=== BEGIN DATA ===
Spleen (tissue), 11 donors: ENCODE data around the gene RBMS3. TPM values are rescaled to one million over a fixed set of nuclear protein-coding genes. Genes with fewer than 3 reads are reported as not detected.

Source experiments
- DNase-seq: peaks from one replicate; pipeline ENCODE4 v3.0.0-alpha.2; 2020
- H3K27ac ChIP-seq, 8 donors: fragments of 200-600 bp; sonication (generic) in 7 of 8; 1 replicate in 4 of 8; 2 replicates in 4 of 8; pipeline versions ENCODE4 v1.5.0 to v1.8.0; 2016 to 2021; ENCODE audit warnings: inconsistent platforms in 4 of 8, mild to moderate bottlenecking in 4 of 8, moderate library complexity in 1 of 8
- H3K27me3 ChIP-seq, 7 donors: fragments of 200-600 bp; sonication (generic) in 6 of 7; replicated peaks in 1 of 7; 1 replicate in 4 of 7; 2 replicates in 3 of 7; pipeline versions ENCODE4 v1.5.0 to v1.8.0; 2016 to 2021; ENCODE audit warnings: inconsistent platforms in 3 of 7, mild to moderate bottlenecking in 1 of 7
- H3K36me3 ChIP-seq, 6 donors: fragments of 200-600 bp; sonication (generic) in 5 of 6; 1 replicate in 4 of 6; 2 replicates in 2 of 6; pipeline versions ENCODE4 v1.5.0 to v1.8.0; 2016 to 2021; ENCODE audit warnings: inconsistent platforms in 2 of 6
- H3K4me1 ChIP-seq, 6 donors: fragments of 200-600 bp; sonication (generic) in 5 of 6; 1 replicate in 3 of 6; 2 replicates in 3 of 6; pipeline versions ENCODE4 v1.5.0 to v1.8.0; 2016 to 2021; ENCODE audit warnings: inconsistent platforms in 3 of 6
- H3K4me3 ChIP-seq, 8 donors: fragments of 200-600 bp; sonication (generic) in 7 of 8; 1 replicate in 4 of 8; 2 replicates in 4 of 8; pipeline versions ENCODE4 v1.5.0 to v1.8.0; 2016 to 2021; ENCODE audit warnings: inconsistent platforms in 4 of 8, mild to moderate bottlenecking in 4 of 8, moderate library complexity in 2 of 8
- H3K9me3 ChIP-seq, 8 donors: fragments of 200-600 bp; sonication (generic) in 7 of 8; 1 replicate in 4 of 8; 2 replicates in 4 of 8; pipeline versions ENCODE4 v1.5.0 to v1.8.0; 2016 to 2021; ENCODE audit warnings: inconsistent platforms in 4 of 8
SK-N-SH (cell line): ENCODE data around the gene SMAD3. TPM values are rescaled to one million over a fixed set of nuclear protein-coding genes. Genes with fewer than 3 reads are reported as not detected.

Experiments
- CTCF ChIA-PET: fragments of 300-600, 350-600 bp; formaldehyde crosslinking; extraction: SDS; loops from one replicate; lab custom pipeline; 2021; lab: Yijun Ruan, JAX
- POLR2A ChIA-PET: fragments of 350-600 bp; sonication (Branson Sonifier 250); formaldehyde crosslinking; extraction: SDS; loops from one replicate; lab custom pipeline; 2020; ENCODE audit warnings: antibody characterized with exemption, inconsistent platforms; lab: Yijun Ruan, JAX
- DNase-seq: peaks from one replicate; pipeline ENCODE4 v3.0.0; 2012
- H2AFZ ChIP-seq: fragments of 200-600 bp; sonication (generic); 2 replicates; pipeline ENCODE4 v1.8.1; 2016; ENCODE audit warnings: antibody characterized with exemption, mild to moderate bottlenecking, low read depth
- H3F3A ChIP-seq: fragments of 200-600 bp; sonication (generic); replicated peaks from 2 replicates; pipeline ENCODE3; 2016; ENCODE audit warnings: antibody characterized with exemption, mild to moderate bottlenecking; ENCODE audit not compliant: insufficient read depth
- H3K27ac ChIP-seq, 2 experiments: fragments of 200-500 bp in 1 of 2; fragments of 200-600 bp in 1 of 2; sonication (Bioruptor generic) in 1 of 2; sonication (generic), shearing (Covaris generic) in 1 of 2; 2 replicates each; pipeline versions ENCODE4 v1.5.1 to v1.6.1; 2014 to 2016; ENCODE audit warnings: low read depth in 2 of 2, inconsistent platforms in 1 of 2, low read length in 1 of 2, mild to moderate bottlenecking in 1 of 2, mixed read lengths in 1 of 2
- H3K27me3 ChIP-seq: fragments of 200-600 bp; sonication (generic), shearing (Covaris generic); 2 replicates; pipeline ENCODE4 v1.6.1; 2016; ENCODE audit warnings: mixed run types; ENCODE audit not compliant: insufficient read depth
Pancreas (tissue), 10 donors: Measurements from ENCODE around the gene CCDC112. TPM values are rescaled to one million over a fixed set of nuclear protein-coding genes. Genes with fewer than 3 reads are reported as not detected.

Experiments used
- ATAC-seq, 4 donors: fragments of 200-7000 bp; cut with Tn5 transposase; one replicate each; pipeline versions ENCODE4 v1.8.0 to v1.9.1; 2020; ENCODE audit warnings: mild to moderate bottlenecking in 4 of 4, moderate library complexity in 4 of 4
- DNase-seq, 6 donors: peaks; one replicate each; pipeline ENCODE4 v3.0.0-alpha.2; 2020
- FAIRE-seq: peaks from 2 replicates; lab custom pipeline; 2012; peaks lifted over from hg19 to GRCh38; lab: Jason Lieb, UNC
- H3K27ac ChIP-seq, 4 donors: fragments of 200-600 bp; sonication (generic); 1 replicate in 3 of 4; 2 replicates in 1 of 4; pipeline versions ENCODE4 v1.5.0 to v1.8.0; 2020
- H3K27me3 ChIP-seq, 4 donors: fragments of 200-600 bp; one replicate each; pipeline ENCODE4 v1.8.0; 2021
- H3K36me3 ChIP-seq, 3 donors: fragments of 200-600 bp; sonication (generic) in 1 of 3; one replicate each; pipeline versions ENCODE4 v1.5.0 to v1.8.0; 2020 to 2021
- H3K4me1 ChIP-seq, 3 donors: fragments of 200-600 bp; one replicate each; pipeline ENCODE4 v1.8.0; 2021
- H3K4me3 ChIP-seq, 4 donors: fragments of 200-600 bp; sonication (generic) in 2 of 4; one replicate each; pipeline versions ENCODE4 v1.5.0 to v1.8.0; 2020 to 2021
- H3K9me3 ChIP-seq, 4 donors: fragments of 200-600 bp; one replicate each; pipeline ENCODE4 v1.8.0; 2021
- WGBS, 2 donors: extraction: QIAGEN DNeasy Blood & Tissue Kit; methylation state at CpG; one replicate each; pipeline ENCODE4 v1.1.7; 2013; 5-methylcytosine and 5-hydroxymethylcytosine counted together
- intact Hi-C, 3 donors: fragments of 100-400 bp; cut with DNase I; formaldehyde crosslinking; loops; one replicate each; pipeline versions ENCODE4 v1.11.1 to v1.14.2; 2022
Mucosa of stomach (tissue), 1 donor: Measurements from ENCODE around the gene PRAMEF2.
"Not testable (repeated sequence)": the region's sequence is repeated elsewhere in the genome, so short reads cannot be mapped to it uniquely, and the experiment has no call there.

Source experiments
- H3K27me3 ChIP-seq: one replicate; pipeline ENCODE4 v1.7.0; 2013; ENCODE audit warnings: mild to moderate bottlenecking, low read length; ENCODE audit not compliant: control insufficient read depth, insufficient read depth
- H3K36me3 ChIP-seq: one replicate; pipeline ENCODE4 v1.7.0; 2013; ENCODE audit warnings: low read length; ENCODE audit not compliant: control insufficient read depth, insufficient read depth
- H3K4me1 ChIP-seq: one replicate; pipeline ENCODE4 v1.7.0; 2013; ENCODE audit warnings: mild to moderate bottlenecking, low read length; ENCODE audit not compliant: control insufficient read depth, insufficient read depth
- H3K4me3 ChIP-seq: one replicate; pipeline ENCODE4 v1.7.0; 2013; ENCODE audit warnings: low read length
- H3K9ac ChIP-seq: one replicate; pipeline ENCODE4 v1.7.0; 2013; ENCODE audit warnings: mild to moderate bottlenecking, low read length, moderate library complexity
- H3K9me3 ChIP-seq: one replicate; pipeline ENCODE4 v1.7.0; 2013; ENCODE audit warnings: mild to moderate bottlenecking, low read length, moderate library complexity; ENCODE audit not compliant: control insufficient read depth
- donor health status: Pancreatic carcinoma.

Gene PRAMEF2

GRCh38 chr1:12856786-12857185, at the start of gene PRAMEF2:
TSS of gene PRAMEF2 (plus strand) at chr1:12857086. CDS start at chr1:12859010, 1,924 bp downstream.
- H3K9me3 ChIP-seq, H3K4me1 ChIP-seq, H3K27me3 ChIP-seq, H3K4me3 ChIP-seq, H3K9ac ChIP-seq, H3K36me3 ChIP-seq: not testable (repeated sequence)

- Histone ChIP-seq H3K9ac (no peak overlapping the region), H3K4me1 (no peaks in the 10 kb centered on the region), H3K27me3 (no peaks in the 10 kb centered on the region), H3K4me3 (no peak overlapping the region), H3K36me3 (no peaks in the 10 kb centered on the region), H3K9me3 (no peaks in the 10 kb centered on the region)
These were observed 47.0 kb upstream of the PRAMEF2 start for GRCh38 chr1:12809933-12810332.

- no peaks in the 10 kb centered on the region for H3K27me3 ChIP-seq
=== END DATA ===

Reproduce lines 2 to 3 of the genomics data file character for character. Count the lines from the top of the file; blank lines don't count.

Source experiments
- DNase-seq: peaks from one replicate; pipeline ENCODE4 v3.0.0-alpha.2; 2020